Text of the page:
Thank You and Lessons Learned: Cultivating a Culture of Learning in Libraries

Wow thank you to everyone who attended the webinar today on learning at WebJunction. Emily is working on uploading the archive which will include video and audio as well as a copy of the PowerPoint slides. I’m working on writing a post for BlogJunction summarizing some of the ideas and answering all of the questions that were asked. Feel free to email me if you have more questions.

In the spirit of learning I have to share with you what it was like today from behind the scenes.

First, it takes a lot of time to prepare for a webinar. Luckily I knew that in advance from reading Michele Martin’s post about her first webinar. In a face to face session you can wing it and adjust your content based on audience reaction. Online it’s a little different.

Second, you have to rehearse. I rarely rehearse for face to face training, but because online learning is so different it is essential to rehearse and ensure that your presentation is in synch with the technology.

Third, as Douglas Adam’s says, “Don’t Panic!” It does not matter how many times you rehearse, how well you know the material, or how fast your Internet access is. Stuff happens.

I delivered today’s webinar from home where I thought I would have faster Internet access and less distractions. I had two computers set up, one as a presenter, one as a participant so I could see both sides of the presentation. I dialed in on a land-line rather than rely on VoIP. I wore a headset so I could talk and walk around to keep my energy up. I was prepared!

But stuff happens anyway. Within the first minute my headset speaker fell off the headset. Then about 5 or 10 minutes into the webinar I asked everyone to answer a question in chat, “In one word what is the difference between training and learning?” I waited patiently for responses. None. I asked the question again. Empty chat box. I panicked and thought, “Wow no one is interested in this topic.” Little did I know that the answers were flying by on the screen.

From that point on I was pretty much flying blind. Thank goodness for Emily and her skills as a producer. I think she knew before I even said anything that something was wrong on my end technically. For some reason both my computers lost their connection to the WebJunction classroom. Rather than make a fuss about it, I just relied on the printed out copy of the slides. (Thank goodness I’m not 100% green yet.)

During all of this my cat decided to make an offering to me by puking a hairball at my feet. I’m surprised no one heard him. 🙂

Then the call got dropped. I didn’t even know that happened on land lines. Maybe it was the cat and he really wanted to tell me something. Like I said though, stuff happens.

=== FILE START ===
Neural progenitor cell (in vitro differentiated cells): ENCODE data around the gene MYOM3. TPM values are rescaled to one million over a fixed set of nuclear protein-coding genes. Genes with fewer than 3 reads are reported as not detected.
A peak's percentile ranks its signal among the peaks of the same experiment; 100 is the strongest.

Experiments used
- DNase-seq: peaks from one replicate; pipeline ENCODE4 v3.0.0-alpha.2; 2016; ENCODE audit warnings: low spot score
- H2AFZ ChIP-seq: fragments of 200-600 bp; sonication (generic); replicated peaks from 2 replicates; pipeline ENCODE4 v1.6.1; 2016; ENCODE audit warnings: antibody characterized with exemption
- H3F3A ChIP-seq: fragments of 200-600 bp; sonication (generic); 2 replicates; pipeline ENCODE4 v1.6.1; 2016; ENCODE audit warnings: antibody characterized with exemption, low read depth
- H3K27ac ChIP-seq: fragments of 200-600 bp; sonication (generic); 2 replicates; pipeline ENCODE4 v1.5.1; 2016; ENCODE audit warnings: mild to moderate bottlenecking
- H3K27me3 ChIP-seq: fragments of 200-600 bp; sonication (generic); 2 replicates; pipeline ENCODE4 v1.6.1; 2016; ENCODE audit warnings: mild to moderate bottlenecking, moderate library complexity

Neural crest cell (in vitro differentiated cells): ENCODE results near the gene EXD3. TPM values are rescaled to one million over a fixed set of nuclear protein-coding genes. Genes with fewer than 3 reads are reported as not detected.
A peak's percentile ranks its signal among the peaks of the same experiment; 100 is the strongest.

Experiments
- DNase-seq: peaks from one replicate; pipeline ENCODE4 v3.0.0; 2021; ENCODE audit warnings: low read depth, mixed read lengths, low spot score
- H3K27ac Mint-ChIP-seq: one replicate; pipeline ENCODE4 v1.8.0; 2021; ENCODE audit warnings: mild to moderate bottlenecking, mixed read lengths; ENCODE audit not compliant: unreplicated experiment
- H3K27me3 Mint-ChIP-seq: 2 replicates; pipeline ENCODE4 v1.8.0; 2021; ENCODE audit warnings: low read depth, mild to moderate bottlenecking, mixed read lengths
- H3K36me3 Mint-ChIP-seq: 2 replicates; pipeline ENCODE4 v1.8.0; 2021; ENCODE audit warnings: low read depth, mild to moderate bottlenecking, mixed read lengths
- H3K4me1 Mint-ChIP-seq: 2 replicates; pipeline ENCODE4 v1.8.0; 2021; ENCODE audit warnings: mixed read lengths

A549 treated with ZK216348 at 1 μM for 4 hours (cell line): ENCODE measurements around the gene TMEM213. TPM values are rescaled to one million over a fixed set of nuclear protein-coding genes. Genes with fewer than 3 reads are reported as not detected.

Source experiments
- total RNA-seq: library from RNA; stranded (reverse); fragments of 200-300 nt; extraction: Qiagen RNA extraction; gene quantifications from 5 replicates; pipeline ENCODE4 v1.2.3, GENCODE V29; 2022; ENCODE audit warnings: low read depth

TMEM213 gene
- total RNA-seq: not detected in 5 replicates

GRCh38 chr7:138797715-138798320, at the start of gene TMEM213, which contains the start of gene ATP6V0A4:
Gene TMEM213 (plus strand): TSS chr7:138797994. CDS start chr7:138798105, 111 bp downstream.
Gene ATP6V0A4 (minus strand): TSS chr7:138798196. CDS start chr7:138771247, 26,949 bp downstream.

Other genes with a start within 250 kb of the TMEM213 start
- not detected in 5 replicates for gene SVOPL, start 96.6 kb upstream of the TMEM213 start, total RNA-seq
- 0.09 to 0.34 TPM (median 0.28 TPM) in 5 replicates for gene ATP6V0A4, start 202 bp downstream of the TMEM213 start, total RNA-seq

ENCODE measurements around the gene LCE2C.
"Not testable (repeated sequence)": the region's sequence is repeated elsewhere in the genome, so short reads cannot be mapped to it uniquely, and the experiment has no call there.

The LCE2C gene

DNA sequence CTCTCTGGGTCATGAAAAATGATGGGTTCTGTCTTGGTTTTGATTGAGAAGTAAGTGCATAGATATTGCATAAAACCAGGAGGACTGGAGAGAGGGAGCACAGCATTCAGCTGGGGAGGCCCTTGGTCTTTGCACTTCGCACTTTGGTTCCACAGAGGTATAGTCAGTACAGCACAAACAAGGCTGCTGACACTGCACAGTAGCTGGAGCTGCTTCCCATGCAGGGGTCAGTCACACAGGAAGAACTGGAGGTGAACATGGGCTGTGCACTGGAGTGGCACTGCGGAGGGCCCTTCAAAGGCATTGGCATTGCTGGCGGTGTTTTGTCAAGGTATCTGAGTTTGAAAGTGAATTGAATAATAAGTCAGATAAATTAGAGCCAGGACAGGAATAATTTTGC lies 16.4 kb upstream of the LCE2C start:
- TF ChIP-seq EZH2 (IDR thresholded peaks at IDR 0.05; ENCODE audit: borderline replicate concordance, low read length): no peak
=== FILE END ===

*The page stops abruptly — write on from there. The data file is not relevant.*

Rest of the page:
It’s funny now looking back at it all. Think about it. How many things do we try to control or force? Some things are beyond your control.

Lesson Learned: You have to be flexible and able to adapt. You never know when the unexpected is going to happen and when it does you have two choices, panic or roll with it. Sometimes it’s probably a little of both. The key is knowing when to sweat (ideally do it before you have an audience) and never letting them see you sweat (which I hope I succeeded in doing today).

Again thank you to everyone who came today to hear my ideas about learning and libraries. Stay tuned to BlogJunction for some follow up discussions later this week.

About Lori Reed

Lori Reed, coauthor of Workplace Learning & Leadership: A Handbook for Library and Non-Profit Trainers, is a learning and communication strategist with more than twenty years experience in learning and development. A 2009 Library Journal Mover & Shaker and a 2010 "One to Watch" for paralibrarians, Lori graduated cum laude from East Carolina University with a Bachelor of Science in Communication. Lori is a certified Synchronous Learning Expert and a North Carolina Master Trainer and has traveled across North America speaking about libraries and training.

Comments

  1. Wow–and I thought I’d had some troubles, Lori! Sounds like you handled everything really well and were able to roll with the punches, no doubt one of the most critical skills we have to learn in this business, huh?

  2. Wow, you really did a great job rolling with it! I had no idea there was cat-puking going on in the background. This is a sign of a true Training-Warrior 🙂

  3. Nice Work in the face of trauma, Lori!

    We just love Emily around here. She so cool under pressure. I had heard there were some “issues” but the cat puking hadn’t made its rounds of the office yet!

  4. Was really sorry I wasn’t able to attend the session; after reading your article–headsets dissassembling, improv offerings from your cat–I’m realllllllyyyyy sorry I didn’t catch this live. Looking forward to hearing the archived version as soon as it’s available. As for Michele Martin’s thoughts on webinars: I, too, devoured the piece when she first posted it and have used it as a primer for those I help as they prepare webinars. Thanks for adding to the literature with your latest post; I’m sure it’s going to offer some comfort and lots of laughs for others.

  5. Emily Warren says:

    Wow, I didn’t know about your cat trying to get in on the webinar action! Maybe he had some comments on training vs. learning :). Actually, Lori did such a great job, I didn’t even know she wasn’t seeing her slides. Here’s a link to the archived webinar: http://www.webjunction.org/do/DisplayContent?id=20373.

  6. @Michele – I learned from the best 🙂

    @Stephanie – thank you so much for responding to the chats. You are the best!

    @Tim – “issues” is one way to put it!

    @Paul – I’m all about being open and making people laugh

    @Emily – I wish my cat would “learn” to just puke outside. She’s bulimic. Seriously. And both cats are on prozac.

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